Article submissions are evaluated by one or more members of the editorial board. They can be read in their entirety, or a cover letter or abstract may be all that is considered, especially if there is a very high volume of materials to consider. Articles that are deemed to be appropriate for the publication, are academically rigorous, inventive, ones that meet the criteria the board has set out are selected for review and are sent to external scholars. These “peer reviewers” are recognized experts in their field and are able to comment on the strength and value of the articles. Peer review comments can help editors know that an expert thinks the article is strong, should be revised, or is not publishable and should be rejected. It is an important way that we can work to assure academic integrity and research standards and can even collaborate with one another as scholars to challenge ideas and improve research.
However, this process highlights that publishing is a subjective process – articles are chosen by the editorial board, who also select the peer reviewers that the articles are sent to. Editorial boards without diverse memberships and the peer reviewers they know and invite are likely to pick the same kinds of articles and have the same biases. Representation matters and inclusive in editorial boards and peer review pools is an incredibly important way that we can increase diversity in what we publish.
The production process is how we describe the work that goes into preparing an article’s text and display. Copyediting is the process of closely reading and correcting errors in the text itself. A copyeditor looks for spelling and grammatical mistakes but also makes sure that the text adheres to the specific style guide for that publication, and that caption, citations, footnotes and bibliographies and formatted correctly.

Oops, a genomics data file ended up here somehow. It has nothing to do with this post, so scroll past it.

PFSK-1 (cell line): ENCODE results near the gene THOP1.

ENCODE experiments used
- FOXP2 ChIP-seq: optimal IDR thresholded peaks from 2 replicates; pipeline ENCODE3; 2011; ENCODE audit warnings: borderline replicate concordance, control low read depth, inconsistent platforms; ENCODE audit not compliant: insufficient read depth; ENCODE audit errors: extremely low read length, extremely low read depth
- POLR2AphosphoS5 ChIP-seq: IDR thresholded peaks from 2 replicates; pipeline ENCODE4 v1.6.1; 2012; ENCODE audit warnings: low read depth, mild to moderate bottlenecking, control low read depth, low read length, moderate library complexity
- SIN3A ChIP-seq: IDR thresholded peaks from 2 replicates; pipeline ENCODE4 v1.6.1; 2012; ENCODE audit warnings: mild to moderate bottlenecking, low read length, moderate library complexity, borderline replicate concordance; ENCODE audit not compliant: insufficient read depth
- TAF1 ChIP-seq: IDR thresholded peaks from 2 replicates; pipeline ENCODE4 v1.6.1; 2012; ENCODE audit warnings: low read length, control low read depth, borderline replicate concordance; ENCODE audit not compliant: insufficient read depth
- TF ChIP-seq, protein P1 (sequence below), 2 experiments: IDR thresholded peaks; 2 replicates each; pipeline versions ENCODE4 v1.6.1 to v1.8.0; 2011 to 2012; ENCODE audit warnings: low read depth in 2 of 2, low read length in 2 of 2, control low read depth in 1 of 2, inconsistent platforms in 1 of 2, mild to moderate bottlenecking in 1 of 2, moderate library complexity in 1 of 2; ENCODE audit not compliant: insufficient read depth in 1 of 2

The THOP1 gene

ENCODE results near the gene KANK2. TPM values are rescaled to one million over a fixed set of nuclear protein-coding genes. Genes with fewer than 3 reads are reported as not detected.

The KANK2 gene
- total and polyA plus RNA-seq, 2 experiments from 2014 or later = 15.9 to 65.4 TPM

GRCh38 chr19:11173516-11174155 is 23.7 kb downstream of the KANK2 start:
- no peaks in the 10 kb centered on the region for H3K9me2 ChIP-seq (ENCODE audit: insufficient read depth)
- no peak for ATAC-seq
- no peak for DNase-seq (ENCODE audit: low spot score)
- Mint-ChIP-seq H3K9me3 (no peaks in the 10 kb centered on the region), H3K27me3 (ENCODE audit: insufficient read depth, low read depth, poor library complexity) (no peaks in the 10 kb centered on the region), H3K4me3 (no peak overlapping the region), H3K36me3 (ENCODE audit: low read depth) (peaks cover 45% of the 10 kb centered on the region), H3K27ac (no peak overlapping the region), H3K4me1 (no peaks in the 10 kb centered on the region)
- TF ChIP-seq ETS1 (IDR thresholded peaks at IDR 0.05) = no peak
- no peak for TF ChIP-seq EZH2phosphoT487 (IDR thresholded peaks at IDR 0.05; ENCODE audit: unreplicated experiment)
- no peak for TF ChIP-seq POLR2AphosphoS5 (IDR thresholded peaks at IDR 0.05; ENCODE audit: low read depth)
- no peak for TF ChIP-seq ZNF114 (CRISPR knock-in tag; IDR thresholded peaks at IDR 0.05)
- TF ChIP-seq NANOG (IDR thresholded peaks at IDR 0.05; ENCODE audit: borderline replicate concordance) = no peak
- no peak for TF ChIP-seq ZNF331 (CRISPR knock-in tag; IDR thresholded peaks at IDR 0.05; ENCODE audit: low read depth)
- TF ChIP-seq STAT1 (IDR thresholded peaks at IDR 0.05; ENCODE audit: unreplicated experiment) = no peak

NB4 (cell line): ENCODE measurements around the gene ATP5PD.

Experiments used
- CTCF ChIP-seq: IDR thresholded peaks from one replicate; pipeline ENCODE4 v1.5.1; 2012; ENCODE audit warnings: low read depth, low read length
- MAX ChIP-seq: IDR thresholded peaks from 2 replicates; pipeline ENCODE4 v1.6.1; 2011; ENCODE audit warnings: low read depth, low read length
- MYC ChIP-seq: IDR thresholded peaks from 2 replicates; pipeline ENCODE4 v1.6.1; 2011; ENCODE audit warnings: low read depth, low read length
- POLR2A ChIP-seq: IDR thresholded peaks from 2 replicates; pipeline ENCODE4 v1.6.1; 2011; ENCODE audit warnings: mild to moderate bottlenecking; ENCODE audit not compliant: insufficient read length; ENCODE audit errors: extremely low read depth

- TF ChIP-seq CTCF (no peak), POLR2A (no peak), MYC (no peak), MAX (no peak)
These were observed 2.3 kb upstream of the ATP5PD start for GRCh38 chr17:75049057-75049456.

Most online journals still typeset their content, so that it has the look and feel of a traditional publication. Typesetting is the process by which the text is formatted into a standard style that helps to define the look and feel of a journal. This process can usually be significantly simplified by using templates that control the styling (fonts, margins, columns, etc.) and ensure that issues have consistent branding, headers, and footers.
Preservation is an important step of the digital publishing process. Websites are taken down and file formats become obsolete, so taking steps like making sure that your articles are registered for DOIs (digital object identifiers) and that your content is stored in a stable repository ensures that your scholarship is findable and readable, even as the online landscape changes.
Marketing your publication can be about sharing your content on social media, through a newsletter, or spreading the word in person at conferences and events in your academic field. For digital publications, marketing is also about making your content discoverable and citable online. To help people find the articles you publish, a thoughtful publisher will make sure that journal website have appropriate metadata and use search engine optimization (SEO) in the construction of their website descriptions and in the abstracts of their content to help researchers search for their content online. The indexing of content in relevant databases and assignment of DOIs (digital object identifiers) to make work citable and even more visible to scholars within a particular field are also ways that editors can promote their authors’ work.
After your publication is live, an editorial board should gather to discuss any problems that arose during the publishing process, what was done well, and what could be improved upon in the future. Notes from this meeting and any actions planned as a result should be should be documented. These notes can be shared with a new board will take over the publication or produce the subsequent issue.